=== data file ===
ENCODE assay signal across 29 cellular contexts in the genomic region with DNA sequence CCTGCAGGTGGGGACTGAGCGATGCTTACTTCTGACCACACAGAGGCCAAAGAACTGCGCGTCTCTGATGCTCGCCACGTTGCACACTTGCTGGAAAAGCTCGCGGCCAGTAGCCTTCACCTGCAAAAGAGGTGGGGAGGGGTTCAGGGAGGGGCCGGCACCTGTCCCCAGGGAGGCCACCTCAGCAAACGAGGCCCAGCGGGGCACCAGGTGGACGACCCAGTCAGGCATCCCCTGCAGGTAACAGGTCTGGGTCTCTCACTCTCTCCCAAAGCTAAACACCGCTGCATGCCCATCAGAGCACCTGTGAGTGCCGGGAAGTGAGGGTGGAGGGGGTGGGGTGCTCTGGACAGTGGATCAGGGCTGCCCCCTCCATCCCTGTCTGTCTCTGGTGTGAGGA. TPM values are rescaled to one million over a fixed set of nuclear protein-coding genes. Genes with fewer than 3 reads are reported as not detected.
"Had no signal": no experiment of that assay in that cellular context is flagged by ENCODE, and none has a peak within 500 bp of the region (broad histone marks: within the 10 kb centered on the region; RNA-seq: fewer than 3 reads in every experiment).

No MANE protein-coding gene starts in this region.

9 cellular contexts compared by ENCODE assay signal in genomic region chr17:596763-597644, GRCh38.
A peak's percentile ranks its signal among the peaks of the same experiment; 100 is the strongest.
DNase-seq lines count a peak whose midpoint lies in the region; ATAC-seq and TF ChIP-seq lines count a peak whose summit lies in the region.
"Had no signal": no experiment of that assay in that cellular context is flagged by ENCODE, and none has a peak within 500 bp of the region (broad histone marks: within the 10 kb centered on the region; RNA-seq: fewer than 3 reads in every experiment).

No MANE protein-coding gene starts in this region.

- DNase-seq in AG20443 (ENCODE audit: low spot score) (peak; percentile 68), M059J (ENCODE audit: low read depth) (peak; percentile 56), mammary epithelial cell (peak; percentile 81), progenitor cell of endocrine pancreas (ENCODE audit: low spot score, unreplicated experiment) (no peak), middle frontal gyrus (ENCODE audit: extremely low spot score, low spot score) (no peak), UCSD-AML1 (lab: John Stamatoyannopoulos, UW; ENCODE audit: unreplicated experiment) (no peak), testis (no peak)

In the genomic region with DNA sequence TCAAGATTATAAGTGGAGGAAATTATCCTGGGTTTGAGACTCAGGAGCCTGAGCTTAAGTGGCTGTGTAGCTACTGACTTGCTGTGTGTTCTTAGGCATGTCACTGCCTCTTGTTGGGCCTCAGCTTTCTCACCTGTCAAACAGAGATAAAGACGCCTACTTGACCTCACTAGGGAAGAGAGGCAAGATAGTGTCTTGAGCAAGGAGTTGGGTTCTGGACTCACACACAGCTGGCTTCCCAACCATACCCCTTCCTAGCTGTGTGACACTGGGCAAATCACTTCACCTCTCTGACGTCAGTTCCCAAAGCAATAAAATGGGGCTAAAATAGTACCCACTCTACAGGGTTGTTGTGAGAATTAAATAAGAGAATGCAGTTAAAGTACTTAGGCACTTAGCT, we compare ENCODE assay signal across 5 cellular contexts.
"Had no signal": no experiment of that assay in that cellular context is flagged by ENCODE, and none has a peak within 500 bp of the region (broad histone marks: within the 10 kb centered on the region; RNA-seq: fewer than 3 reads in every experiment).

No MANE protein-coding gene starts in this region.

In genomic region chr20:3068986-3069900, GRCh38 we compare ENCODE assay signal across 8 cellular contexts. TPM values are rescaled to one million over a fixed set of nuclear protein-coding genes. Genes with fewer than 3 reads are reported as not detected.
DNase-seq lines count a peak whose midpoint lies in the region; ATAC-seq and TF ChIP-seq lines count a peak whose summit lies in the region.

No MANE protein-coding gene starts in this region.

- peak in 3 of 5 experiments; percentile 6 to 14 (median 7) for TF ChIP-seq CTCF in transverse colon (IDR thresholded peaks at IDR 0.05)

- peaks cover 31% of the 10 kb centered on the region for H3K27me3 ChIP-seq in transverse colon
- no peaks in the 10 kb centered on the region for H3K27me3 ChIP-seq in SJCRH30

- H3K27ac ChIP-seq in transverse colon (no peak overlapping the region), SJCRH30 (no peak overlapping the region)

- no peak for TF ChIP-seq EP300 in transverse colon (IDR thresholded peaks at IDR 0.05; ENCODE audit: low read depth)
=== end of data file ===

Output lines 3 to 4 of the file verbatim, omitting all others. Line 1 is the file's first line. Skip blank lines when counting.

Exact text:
No MANE protein-coding gene starts in this region.

9 cellular contexts compared by ENCODE assay signal in genomic region chr17:596763-597644, GRCh38.